It is likely that you already know about the importance of grains in your diet. What maybe no one has told you is that if you do not eat them as a whole, you will be eating the part of the grain that will benefit your health less: the endosperm, which contains starchy carbohydrates, a few vitamins and minerals. In order for you to benefit from grains, you must eat them whole.
Grains are a fundamental part in a human being’s food intake, making them essential instead of small. Known also as “cereals”, they can come in different shapes and sizes. What is important is that they are an excellent source of complex carbohydrates, vitamins and minerals, and at the same time that they have a low caloric content.
The most popular grain products are: rice, bread, cereals, flour and pasta. However, for them to be nutritious, they must be whole grain.
According to the National Institutes of Health’s Research Coordination Division (NIH), a product made of whole grain uses the complete grain, which includes three essential parts: bran, germ, and endosperm.
When a grain is refined, the bran and the germ are eliminated, and only the endosperm -loaded with starchy carbohydrates, and few vitamins and minerals- is retained. The opposite happens with a whole or unrefined grain, because it is a good source of fiber, selenium, potassium, and magnesium.
Whole grains lower the risks of contracting heart disease, they help you maintain a healthy weight and can reduce the risk of having chronic diseases like diabetes and different forms of cancer. That is why the National Institutes of Health and the United States Health Department and Human Services recommend that at least half of your grain intake should consist of whole grains.
Identify Whole Grains.
How do you know if what you are eating contains whole grains? Very simple. Check the ingredient list printed on the product label, and must make sure that the first ingredient includes the word “whole” for example, whole-wheat flour. Do not be fooled by the word “multigrain” because this doesn’t mean it’s made with whole grain.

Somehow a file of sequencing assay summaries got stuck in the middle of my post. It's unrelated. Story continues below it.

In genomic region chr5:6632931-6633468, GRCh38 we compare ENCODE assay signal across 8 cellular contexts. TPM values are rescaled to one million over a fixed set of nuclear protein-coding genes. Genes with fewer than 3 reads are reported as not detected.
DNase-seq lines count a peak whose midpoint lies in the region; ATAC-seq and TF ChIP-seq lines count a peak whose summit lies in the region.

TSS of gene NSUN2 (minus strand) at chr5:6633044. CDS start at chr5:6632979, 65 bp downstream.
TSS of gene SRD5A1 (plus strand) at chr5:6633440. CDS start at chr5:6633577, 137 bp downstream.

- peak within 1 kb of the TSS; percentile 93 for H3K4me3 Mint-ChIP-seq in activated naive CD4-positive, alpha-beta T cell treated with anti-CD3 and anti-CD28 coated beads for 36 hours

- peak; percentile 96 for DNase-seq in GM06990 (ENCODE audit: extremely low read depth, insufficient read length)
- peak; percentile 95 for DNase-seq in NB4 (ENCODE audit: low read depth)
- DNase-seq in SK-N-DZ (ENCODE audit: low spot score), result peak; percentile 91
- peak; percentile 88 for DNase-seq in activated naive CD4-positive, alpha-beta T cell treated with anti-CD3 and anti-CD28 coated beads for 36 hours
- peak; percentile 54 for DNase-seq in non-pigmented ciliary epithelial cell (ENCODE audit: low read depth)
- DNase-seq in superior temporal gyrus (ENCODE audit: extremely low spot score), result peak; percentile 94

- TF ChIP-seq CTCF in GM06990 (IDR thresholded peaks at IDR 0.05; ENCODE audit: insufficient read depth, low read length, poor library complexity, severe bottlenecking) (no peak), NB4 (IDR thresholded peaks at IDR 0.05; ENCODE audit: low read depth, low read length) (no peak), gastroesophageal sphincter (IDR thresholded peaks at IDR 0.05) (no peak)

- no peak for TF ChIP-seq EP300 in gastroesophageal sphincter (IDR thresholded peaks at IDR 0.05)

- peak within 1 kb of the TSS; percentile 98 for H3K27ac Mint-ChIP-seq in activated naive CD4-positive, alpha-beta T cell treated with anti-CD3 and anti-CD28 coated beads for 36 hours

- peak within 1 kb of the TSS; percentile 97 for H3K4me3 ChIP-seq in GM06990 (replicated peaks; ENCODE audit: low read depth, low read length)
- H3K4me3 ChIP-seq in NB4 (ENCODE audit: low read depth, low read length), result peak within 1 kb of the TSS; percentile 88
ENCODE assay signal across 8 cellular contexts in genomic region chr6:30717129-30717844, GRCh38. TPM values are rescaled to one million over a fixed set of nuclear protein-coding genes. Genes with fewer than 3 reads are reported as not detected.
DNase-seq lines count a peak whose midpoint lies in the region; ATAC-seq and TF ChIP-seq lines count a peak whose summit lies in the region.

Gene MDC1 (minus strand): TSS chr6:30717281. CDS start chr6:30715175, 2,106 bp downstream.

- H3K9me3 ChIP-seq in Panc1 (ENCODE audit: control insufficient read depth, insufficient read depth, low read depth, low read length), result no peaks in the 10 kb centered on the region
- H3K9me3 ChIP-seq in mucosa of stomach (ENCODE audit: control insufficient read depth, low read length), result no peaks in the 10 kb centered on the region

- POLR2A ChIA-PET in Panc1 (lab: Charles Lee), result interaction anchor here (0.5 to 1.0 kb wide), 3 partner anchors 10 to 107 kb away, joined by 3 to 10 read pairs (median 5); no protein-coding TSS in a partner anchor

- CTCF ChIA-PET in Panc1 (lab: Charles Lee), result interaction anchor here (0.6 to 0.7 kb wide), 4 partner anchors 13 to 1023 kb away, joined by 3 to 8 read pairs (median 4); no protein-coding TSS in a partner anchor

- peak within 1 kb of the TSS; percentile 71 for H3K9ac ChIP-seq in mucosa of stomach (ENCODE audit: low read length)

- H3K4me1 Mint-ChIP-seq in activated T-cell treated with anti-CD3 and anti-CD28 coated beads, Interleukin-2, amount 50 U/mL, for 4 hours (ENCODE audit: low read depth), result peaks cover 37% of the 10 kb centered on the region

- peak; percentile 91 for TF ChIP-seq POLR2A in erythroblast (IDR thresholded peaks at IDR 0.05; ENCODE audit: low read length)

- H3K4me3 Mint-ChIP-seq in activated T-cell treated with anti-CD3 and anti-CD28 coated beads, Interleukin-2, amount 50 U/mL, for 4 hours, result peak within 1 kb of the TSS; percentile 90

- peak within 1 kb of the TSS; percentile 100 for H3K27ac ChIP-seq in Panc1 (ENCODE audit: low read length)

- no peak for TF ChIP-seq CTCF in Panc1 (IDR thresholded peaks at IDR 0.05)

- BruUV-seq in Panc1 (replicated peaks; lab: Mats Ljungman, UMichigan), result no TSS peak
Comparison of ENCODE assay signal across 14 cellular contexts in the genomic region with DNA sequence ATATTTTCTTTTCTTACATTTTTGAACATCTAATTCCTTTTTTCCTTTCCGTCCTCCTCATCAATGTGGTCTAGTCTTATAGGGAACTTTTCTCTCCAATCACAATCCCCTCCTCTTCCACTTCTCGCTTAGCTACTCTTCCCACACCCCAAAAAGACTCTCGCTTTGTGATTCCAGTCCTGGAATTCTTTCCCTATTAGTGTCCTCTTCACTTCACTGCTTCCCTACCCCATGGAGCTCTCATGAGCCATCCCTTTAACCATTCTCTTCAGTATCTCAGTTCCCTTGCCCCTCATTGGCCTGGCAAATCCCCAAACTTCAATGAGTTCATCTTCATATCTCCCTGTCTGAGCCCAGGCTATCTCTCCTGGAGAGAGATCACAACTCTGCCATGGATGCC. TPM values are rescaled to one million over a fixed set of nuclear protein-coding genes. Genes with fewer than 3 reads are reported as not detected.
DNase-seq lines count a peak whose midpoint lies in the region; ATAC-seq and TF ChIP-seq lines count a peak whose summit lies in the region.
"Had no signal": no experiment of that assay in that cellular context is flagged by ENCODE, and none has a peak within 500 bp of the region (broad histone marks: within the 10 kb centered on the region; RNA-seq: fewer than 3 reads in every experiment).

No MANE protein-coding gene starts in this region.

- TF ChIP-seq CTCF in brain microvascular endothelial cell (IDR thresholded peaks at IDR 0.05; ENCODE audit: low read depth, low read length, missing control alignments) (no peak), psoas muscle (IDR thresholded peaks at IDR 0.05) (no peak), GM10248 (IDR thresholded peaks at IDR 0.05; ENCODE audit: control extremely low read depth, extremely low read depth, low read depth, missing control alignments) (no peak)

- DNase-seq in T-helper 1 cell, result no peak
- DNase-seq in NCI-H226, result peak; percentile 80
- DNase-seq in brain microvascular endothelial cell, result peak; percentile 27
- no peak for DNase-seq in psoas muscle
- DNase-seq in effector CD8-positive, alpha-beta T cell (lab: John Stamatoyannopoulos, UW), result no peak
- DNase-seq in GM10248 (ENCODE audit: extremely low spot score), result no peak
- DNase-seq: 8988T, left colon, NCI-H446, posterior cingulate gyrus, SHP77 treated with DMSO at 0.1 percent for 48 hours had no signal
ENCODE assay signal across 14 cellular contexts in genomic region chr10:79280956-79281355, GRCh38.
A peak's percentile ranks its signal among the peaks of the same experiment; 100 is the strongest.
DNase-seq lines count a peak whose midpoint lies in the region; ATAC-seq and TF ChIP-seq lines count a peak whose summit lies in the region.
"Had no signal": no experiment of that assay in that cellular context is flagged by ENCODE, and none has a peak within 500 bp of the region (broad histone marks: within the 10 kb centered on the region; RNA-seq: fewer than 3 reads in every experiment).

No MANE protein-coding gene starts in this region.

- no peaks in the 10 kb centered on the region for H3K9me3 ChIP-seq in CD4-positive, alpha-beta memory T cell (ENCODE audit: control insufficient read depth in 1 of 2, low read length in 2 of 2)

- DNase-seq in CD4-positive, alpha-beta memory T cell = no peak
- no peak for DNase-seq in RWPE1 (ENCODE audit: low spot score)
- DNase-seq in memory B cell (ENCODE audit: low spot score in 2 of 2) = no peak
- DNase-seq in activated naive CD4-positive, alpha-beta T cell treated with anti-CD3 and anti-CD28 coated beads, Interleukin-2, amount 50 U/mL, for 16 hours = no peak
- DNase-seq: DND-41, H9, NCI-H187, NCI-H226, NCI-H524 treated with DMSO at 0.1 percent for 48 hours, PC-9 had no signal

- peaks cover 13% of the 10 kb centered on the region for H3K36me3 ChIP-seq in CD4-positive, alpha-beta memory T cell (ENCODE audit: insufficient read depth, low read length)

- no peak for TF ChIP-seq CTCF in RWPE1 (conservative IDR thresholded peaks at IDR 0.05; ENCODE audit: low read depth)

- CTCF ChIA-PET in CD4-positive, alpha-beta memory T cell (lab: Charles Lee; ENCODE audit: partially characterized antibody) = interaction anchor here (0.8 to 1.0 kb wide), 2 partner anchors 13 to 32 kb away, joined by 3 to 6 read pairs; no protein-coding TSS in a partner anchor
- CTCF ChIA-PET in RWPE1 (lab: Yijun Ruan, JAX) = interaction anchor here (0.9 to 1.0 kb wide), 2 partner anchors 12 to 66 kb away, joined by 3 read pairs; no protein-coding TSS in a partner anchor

Other ingredients that you should look for on the list are: stone-ground wheat, whole corn, oats, millet, amaranth, buckwheat, barley, whole rice, popcorn, wild rice, quinoa, sorghum, triticale, whole-grain pasta, and whole-grain crackers.
The ingredients that do not contain whole grain products are: all purpose flour, enriched flour, semolina, wheat flour, corn germ flour and bran.
Enrich Your Foods.
If you want to know how to incorporate whole grains into your diet, the Mayo Clinic offers the following recommendations:
- For breakfast, eat high-fiber cereals, and try to choose those that contain at least 3 grams of dietetic fiber per serving.
- Substitute whole-wheat bread for white bread, and pastries made with whole- wheat flour.
- Try to add new grains to your diet, such as whole brown rice, wild rice, amaranth, and barley.
- Add barley, whole brown or wild rice to soups, stews, or salads.
- Add whole brown rice, or whole breadcrumbs to ground meats in order to give more body to the preparation.
- You can toast the whole grains you use, to add a nutty flavor to your meals.
- National Institute of Health, Division of Nutrition Research Coordination. A Closer Look at the Foods We Eat: A Closer Look at Grains. (2006) Retrieved July 30th from http://dnrc.nih.gov/highlights/NutritionFlyer-06.pdf
- Mayo Clinic Whole Grains: Hearty Options for a Healthy Diet. (2007) Retrieved July 30th from http://www.mayoclinic.com/health/whole-grains/NU00204 print
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